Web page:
After being invited to submit this article, I have realised that I have now worked with Rudolf Steiner's insights and suggestions for a renewal of agriculture for a quarter of a century. During that time I have been invited in my professional capacity, as agronomist, to deal with agricultural and farming problems (in their widest sense) in more than 45 countries of all continents, resulting in thousands of farmers converting their lands to either organic or biodynamic practices.

We are indeed fortunate to be able to contribute to a dynamic process which works counter to the forces of destruction oppressing the land and its people.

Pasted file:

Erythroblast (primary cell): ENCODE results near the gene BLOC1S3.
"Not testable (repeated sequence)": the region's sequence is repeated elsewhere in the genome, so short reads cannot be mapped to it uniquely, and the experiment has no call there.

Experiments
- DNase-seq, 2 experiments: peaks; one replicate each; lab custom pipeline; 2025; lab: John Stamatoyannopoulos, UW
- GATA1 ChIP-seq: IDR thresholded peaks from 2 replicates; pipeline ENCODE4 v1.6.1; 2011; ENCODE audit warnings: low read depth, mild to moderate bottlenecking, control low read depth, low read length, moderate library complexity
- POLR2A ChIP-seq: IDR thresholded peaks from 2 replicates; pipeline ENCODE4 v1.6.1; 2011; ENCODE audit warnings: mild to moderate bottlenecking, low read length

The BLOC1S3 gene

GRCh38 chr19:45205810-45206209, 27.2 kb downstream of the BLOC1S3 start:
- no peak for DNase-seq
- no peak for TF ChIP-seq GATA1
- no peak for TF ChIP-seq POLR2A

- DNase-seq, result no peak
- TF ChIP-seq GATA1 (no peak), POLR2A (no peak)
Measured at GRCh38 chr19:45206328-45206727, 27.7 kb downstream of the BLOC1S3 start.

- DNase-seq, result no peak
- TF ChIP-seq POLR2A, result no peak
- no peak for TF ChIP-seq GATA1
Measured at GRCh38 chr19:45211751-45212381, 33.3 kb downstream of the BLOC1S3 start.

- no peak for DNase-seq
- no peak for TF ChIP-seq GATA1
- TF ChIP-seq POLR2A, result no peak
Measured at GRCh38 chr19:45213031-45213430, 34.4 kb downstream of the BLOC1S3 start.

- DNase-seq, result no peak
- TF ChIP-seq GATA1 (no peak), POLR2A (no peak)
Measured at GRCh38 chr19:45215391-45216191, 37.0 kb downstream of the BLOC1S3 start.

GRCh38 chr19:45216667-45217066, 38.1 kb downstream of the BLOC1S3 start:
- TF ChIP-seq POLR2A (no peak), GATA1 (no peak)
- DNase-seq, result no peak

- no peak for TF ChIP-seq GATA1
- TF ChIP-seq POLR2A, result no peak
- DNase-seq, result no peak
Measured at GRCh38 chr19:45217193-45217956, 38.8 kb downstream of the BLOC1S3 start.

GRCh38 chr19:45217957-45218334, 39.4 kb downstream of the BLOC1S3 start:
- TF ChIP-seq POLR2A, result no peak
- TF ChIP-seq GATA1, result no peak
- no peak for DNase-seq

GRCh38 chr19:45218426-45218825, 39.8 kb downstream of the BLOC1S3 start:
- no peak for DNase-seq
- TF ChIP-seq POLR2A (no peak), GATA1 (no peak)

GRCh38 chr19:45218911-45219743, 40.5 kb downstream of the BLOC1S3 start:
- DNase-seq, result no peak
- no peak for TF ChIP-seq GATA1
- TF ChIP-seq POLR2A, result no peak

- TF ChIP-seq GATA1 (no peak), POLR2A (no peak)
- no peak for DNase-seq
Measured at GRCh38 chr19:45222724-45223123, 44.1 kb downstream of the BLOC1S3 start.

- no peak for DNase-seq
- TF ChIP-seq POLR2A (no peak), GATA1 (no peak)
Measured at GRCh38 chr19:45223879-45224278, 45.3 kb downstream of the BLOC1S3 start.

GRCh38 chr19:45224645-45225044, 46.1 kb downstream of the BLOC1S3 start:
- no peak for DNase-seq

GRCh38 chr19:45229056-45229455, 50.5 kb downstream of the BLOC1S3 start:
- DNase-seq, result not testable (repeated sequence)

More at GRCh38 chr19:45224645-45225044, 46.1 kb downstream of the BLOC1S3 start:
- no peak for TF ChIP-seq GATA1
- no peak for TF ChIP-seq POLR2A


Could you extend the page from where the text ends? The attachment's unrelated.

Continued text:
But I feel we must regain the capacity to visualise the forces shaping our world, the landscape around our cities. In order to participate in the process of change which now counters the destructive forces contaminating our countryside and polluting our food we must not only be prepared to meditate in the evening, in the cosy calm setting of our bedroom protected from outside influences, but in the busy loud aggressive setting of a supermarket. We have to translate our meditation of the seed into a meditation of the product we buy from the grocery shelves of supermarkets and health food shops. We must ask ourselves how that organic coffee or tea was produced, who was involved, whether the act of producing this food liberated the human spirit and the earth in that place. How does it come about that such a product reaches this shelf but originates in The Gambia, Colombia, Thailand or Spain? Where can 1 find more information about it? What were the problems the people faced in making the effort of changing their farming system from one which contaminates the land and its produce to one which renews the possibility of the spirit to work on the land and in the people consuming its fruits?